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  17th European AIDS Conference
November 6-9
2019, Basel
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Risk Score Predicts Diabetes Better Than HOMA-IR and Other Equations
"Comparing a risk score against physiological markers for predicting diabetes incidence in HIV+ individuals"

  17th European AIDS Conference, November 6-9, 2019, Basel
Mark Mascolini
FINRISC, an easily calculated diabetes risk score, predicted diabetes onset more accurately than physiological equations like HOMA-IR in a study of 4907 US women and men with or without HIV infection [1]. But all tested diabetes predictors performed worse in people with versus without HIV.
Researchers at Emory University and other centers noted that people with HIV have 2 to 4 times higher rates of diabetes than HIV-negative individuals. In addition to frequent traditional risk factors (increasing age, minority race, obesity), people with HIV may have HIV-specific risk factors (chronic inflammation, immunosuppression, lipodystrophy, HCV infection). This study aimed to compare the performance of FINRISC, a 5-component diabetes risk score, with physiological equations including HOMA-IR, HOMA-beta, and triglyceride/HDL cholesterol ratio (TG/HDL) to predict diabetes onset by HIV status.
This retrospective analysis involved HIV-positive and negative women in the Women's Interagency HIV Study (WIHS) and positive or negative men in the Multicenter AIDS Cohort Study (MACS). From each cohort, researchers selected people who did not already have diabetes. Then they calculated baseline FINRISC score, HOMA-IR, HOMA-beta, and TG/HDL. The investigators compared each model's discrimination and calibration for predicting 10-year diabetes risk based on medication use.
FINRISC score = age + body mass index + waist circumference + elevated fasting blood glucose + use of blood pressure medication
HOMA-IR = fasting insulin x fasting glucose + 22.5
HOMA-beta = 20 x fasting insulin / fasting glucose - 3.5
TG/HDL = triglycerides/high-density lipoprotein cholesterol
The analysis included 1812 women with HIV, 596 women without HIV, 1285 men with HIV, and 1214 men without HIV. Proportions of blacks in those four groups were 64%, 68%, 30%, and 20%, while median ages were 41.7, 38.6, 41.8, and 46.3 and median body mass index 27.6, 28.9, 24.7, and 25.5 kg/m2. About one third of all women had prediabetes, as did about one quarter of all men. Median CD4 counts across the four groups were 463, 967, 511, and 884. Just under half of women and men with HIV had an undetectable viral load.
Defining diabetes as a self-report of antidiabetes medication use by 10 years, the researchers charted diabetes incidence of 11% in HIV-positive women, 12% in HIV-negative women, 10% in HIV-positive men, and 9% in HIV-negative men.
To determine the predictive capacity of each of the four equations, the researchers calculated the C statistic (sometimes called the concordance statistic) and hazard ratios. Ranging from 0.5 to 1.0, the C statistic indicates the "goodness of fit" for binary (yes/no) outcomes in a logistic regression model [2]. A C statistic of 0.5 means the model does no better than chance in predicting an outcome. A C statistic above 0.7 indicates a good model, a value above 0.8 indicates a strong model, and a value of 1 designates a perfectly predictive model.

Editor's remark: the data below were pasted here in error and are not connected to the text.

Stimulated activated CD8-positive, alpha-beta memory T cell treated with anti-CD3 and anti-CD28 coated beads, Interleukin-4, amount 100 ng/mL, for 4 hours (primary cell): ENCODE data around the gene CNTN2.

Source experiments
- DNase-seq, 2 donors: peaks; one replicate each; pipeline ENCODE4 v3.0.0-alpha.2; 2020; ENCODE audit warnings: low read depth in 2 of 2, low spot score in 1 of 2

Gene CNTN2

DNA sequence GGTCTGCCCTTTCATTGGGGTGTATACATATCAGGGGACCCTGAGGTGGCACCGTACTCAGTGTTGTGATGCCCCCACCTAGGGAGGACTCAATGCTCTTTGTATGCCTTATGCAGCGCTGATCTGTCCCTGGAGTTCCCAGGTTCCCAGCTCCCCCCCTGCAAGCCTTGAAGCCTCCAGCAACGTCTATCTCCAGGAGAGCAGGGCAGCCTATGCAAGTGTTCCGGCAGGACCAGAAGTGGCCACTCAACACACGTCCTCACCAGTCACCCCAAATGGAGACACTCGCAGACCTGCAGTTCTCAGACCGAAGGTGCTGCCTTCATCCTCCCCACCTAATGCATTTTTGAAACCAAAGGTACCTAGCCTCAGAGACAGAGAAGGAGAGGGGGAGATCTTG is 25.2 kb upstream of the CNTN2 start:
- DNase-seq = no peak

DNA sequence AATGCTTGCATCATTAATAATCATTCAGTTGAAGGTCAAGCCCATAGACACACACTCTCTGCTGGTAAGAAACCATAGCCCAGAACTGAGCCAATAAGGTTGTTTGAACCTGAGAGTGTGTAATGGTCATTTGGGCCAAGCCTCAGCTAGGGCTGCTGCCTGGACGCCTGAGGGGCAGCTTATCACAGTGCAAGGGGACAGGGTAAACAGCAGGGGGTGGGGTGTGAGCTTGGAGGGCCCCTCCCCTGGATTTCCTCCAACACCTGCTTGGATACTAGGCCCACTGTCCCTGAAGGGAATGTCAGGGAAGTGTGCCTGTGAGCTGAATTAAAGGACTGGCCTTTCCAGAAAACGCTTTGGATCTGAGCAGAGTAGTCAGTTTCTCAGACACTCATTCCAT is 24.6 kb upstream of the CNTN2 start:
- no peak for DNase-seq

For men C statistics were 0.68 for a positive FINRISC, 0.74 for a negative FINRISC, 0.70 for a positive HOMA-IR, 0.72 for a negative HOMA-IR, 0.57 for a positive HOMA-beta, 0.58 for a negative HOMA-beta, 0.62 for a positive TG/HDL, and 0.69 for a negative TG/HDL. These results meant FINRISC and HOMA-IR ranked as similarly good models in predicting diabetes, while HOMA-beta and TG/HDL underperformed in predicting diabetes.
For women the C statistic indicated FINRISC modestly outperformed HOMA-IR, outperformed TG/HDL a bit more, and greatly outperformed HOMA-beta.
Relative hazards indicated substantially greater predictive ability with FINRISC than with the other three models, with similar results for men and women. For men the relative hazard was 1.18 for a positive FINRISC, 1.22 for a negative FINRISC, 1.05 for a positive HOMA-IR, 1.15 for a negative HOMA-IR, 1.02 for a positive HOMA-beta, 1.01 for a negative HOMA-beta, 1.03 for a positive TG/HDL, and 1.05 for a negative TG/HDL. For women respective relative hazards were 1.22, 1.26, 1.03, 1.09, 1.00, 1.02, 1.02, and 1.16.
The researchers concluded that "FINRISC has superior discrimination and calibration than physiologic equations" (all the other equations tested). HOMA-IR proved the second-best model, while HOMA-beta and TG/HDL were "inconsistent and suboptimal." All models performed worse in HIV-positive WIHS women and MACS men than in their HIV-negative counterparts. The investigators suggested FINRISC "may need modifications to improve performance" in people with HIV.
1. Galaviz K, Schneider MF, Tien PC, Ali MK, Althoff K, Brown T. Comparing a risk score against physiological markers for predicting diabetes incidence in HIV+ individuals. 17th European AIDS Conference, November 6-9, 2019, Basel. Abstract PS4/6. 2. Statistics How To. C-statistic: definition, examples, weighting and significance. https://www.statisticshowto.datasciencecentral.com/c-statistic/